Prior to the Janus decision, public sector unions wielded considerable political clout, particularly on the state and local level. In the 18 months leading up to the Janus decision, unions mobilized their California passed a law in 2017 that requires public sector employers to provide unions with access to new employee orientation. This gives unions a “captive audience” with new employees when they are most susceptible to influence. New York, New Jersey, and Washington followed suit this spring. In New Jersey, for example, employers must now allow unions to speak with new employees for at least 30 minutes during the first 90 days of employment.

In addition to letting unions have access to employees, New York also removed the union’s obligation to provide services to non-member employees. In both the public and private sector, unions are bound by the duty of fair representation: it must represent all employees equally covered by its collective bargaining agreement regardless of whether they are union members. When that duty of fair representation is eliminated, unions no longer need to advocate on behalf of non-members or take their grievances to arbitration.

States have also passed legislation limiting a public employer’s ability to communicate with employees about union membership. New Jersey prohibits employers from encouraging employees to leave their unions or revoke their dues deduction authorization. Oregon prohibits any act by a public employer to assist, promote, or deter union organizing, which includes influencing an employee’s decision whether to become a member of the unions.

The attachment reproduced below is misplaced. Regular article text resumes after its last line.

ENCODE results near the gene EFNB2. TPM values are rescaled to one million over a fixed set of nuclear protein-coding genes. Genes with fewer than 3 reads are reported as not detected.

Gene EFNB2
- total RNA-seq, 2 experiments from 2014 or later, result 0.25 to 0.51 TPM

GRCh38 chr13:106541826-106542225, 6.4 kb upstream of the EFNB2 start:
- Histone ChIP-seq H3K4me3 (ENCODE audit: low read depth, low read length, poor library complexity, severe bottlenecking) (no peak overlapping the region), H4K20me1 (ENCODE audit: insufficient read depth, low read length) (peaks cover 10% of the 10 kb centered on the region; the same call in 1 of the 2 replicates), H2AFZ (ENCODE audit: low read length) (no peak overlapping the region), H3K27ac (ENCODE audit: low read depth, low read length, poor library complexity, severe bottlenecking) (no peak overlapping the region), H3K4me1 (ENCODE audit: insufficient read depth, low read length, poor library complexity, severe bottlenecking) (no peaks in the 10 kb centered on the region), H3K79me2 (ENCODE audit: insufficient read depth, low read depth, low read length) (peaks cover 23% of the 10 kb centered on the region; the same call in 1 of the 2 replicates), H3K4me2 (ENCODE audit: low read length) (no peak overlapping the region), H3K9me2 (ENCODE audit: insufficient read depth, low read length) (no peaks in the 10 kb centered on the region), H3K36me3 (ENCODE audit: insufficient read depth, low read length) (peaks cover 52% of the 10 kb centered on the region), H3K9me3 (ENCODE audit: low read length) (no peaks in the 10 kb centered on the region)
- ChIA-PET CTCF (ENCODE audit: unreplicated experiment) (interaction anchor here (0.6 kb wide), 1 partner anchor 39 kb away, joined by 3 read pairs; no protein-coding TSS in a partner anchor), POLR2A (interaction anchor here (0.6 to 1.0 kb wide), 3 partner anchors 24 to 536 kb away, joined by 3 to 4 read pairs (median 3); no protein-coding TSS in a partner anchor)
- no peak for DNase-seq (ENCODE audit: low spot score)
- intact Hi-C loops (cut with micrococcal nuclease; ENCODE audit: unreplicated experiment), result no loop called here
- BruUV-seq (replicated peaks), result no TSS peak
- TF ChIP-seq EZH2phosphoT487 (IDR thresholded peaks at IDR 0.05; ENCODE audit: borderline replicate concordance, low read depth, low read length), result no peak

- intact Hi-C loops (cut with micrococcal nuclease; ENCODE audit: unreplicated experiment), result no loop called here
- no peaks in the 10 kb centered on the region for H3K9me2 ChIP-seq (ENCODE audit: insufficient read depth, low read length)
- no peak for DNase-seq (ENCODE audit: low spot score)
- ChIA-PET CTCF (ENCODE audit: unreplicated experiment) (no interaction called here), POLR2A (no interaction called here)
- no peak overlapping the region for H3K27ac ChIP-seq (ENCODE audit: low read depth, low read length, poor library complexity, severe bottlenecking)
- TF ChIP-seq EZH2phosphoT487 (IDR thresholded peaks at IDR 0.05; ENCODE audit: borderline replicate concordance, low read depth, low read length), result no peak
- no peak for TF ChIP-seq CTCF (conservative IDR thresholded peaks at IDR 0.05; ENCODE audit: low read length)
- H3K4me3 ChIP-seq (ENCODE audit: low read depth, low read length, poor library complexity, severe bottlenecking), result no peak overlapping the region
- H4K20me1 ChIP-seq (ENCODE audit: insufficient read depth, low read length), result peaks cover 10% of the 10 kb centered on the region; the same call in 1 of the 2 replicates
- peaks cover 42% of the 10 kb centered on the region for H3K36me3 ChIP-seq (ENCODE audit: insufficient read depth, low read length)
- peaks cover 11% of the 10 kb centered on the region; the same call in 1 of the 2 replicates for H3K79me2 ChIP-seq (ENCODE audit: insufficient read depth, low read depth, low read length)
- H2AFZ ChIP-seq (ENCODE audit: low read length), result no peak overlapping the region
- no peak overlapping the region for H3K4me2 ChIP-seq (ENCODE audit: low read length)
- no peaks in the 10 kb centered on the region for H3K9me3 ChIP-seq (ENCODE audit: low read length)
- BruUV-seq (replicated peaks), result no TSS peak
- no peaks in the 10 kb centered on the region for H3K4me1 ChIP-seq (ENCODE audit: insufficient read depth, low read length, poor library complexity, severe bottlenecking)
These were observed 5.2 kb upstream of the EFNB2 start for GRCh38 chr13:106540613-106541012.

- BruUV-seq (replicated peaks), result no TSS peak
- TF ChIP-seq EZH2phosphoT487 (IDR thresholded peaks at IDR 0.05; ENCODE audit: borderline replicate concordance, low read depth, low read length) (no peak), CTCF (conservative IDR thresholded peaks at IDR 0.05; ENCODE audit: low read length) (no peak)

Public employers should remain vigilant, as other states may pass similar legislation in following the Janus decision. It is a near certainty that more will be proposed over the next year. In Oregon, for example, three “Janus bills” were proposed during the 2018 legislative session. While none of them passed, it is not unthinkable that they could resurface again.

Why Should Employers Care?

On its face, the Janus decision seems to be only a concern for unions, not employers. Unionized public sector employers simply facilitate the deduction of agency fees from employee’s paychecks. Whether an employee does or does not pay agency fees has no impact on a public employer’s bottom line.

However, the elimination of fair share fees creates additional uncertainty for public sector employees. In the aftermath of Janus, outside interest groups began reaching out to public sector union members directly to provide them with information about how to resign from union membership. Public sector employers are now being inundated with questions from employees who wish to resign from union membership to escape from the burdensome dues obligation.

As a best practice, public sector employers should direct employee questions regarding withdrawing from union membership or ceasing dues deductions to the union. They should not cease dues deductions from union members until they receive notification from the union. Failure to do so could result in grievances or unfair labor practice charges.

By following the union’s direction, public-sector employers also avail themselves to their greatest weapon: indemnification. Many collective bargaining agreements contain an indemnification clause, where the union agrees to defend the employer against any and all liability arising out of actions taken—or not taken—relating to dues deduction. Depending upon the wording of the indemnification clause, this could include lawsuits filed by employees for the Employer failing to cease dues deductions.  

If you have questions about this rapidly changing area of law, ask your Fisher Phillips attorney or any member of our Labor Relations Practice Group.

For more information, contact the author at LVickery@fisherphillips.com or 503.205.8046.